thu 18/07/2024

Say She She, Koko review - flawless, pizazz-filled show from rising stars | reviews, news & interviews

Say She She, Koko review - flawless, pizazz-filled show from rising stars

Say She She, Koko review - flawless, pizazz-filled show from rising stars

The Paul Weller-approved soul sensations set Camden Town ablaze

Say She She at Koko. From left: Piya Malik, Nya Brown and Sabrina CunninghamMarc Sethi

Back in 1979, Koko operated as The Music Machine. As such, the Camden Town venue lent its name to the film Music Machine, marketed as the British equivalent of Saturday Night Fever. Buying into this vision of the North London setting as a hot-bed of dance-floor action required a suspension of belief: at the time, the then-grubby Music Machine’s staple bookings were metal, punk, post-punk and the emerging Two-Tone bands. This was no disco.

Flash forward to 2024, and the New York-based Say She She are headlining the recently refurbished Koko. With their roots in late Sixties soul, mid-Seventies disco and the danceable side of US post-punk, it’s not hard to envisage them as integral to the fantasy the Music Machine film was trying to promote. As they execute synchronised but not-quite co-ordinated dance moves, there's a rough edge in keeping with the post-punk spirit.

Say She She are as assured as Labelle and The Three DegreesBut, gosh, nothing jars when they sing – this is top-notch ensemble soul. As much so as, say, Labelle or The Three Degrees. Not that Say She She sound like either, more that they are this assured. Paul Weller, who is at Koko and knows a thing or two about what’s great, features them on his forthcoming album. Judging by the non-stop enthusiasm of the audience at this sold-out show, everyone present agrees with his assessment of their class.

Say She She – whose name modifies a line by Chic – are Nya Brown, Sabrina Cunningham and Piya Malik. They formed in New York, where Cunningham had studied at Rochester’s Eastman School of Music. Brown is originally from Washington DC. Malik from London. Like Cunningham, each has an academic musical grounding; Malik’s original goal was to be an opera singer.

This London show comes in the slipstream of last September’s release of their second album Silver. Recorded live in the studio, it was completed in Los Angeles with the four-piece funky soul-rock outfit Orgōne, who are also on stage: Samuel Halterman (drums), Daniel Hastie (keyboards), Dale Jennings (bass) and Sergio Rios (guitar). As the members of Orgōne appear in the songwriting credits of 12 of Silver’s 16 songs, there is a collaboration going on here. While Say She She’s 2022 debut album Prism was impressive, Silver is more solid.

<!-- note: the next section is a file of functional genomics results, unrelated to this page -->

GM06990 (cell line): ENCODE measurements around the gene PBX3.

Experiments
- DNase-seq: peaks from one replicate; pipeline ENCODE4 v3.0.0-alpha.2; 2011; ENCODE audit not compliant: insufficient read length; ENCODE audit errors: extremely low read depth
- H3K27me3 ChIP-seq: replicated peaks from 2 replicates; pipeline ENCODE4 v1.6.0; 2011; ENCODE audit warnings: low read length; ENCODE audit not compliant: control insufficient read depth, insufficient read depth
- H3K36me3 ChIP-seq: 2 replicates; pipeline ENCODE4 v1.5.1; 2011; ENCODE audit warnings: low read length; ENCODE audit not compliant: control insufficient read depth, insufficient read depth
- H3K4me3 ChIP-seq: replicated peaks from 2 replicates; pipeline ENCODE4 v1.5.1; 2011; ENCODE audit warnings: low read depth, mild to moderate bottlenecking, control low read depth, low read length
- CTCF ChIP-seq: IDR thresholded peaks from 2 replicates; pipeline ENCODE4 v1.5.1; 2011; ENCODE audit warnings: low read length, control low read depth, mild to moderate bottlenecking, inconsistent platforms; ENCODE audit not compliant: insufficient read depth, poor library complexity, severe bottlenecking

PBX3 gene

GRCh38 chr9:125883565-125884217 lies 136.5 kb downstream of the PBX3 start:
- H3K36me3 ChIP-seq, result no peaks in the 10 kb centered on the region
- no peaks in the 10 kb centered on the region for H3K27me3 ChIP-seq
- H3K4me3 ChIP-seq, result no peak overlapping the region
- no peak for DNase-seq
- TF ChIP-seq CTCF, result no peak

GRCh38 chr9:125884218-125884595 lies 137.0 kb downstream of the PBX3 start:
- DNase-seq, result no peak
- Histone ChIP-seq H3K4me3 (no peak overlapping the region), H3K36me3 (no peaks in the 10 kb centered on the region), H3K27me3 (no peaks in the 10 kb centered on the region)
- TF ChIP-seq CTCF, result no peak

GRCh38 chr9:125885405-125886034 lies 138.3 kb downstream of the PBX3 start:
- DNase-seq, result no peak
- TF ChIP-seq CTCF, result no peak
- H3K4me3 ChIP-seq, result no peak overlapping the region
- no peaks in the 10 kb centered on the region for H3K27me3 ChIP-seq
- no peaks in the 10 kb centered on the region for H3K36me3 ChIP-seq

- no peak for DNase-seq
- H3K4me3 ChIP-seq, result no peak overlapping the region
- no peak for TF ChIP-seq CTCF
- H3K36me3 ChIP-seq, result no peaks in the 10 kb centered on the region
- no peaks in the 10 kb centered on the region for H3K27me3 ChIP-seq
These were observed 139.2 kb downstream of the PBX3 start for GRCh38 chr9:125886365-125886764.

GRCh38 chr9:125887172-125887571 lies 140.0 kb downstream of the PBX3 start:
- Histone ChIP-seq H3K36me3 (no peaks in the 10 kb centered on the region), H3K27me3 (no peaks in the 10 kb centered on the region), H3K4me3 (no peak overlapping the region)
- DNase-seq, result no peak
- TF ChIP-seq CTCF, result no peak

On stage, apart from when they play a couple of instrumentals, Orgōne limit their presence to the music – Jennings smiles a few times, as does Hastie, but heads are kept down. The glittering frontline of Brown, Cunningham and Malik is what reaches out to the audience. That said, these players are arresting. Halterman is a groove machine and Hastie appears to be a one-man band. The expressionless Rios – who produced Silver – balances a clipped funkiness with tossing off Eddie Hazel-esque lines. Jennings has a way with a stomach-rattling bass line.

Each time Say She She play London, the venue is bigger than before

On album, while it’s clear Say She She like The Jackson Sisters (whose "I Believe in Miracles" is covered in the encore), baroque psychedelic soul outfit The Rotary Connection, Tom Tom Club – the nod to whom is underlined by a live run-through of parent band Talking Heads’ “Slippery People” – and the spluttering early Eighties punk-funk of New York’s Liquid Liquid, it’s not obvious who sings what when it’s not an ensemble vocal line. Here, the trills which evoke The Rotary Connection’s Minnie Riperton are revealed to be mostly sung by Cunningham. But what’s mind-blowing is that everyone does everything – Brown is the gutsiest of the three singers, but as each of the trio sings lines in-turn, tag team-style, it becomes clear Say She She are a true collective.

Despite this co-operative approach, also revealed are hints of who might be the most outgoing members of Say She She. Malik speaks a fair bit – she is overjoyed as members of her family are in attendance. Brown introduces “NORMA” by saying it was written as direct response to the US Supreme Court’s decision on Roe v. Wade. The tambourine-wielding Cunningham keeps her counsel, limiting contact with the microphone to singing.

Ultimately, this consummate, pizazz-filled show felt like another step on a ladder that’s heading upwards. Each time Say She She play London, the venue is bigger than before. They were openly jazzed by this, the audience was also thrilled and the spell cast this Thursday evening didn’t evaporate afterwards on arriving at the bus stop over the road. This, then – albeit belatedly – embodies the spirit of what 1979’s misguided Music Machine film failed to capture. If Say She She are in town, catch them before the size of the venues they play puts them out of reach.


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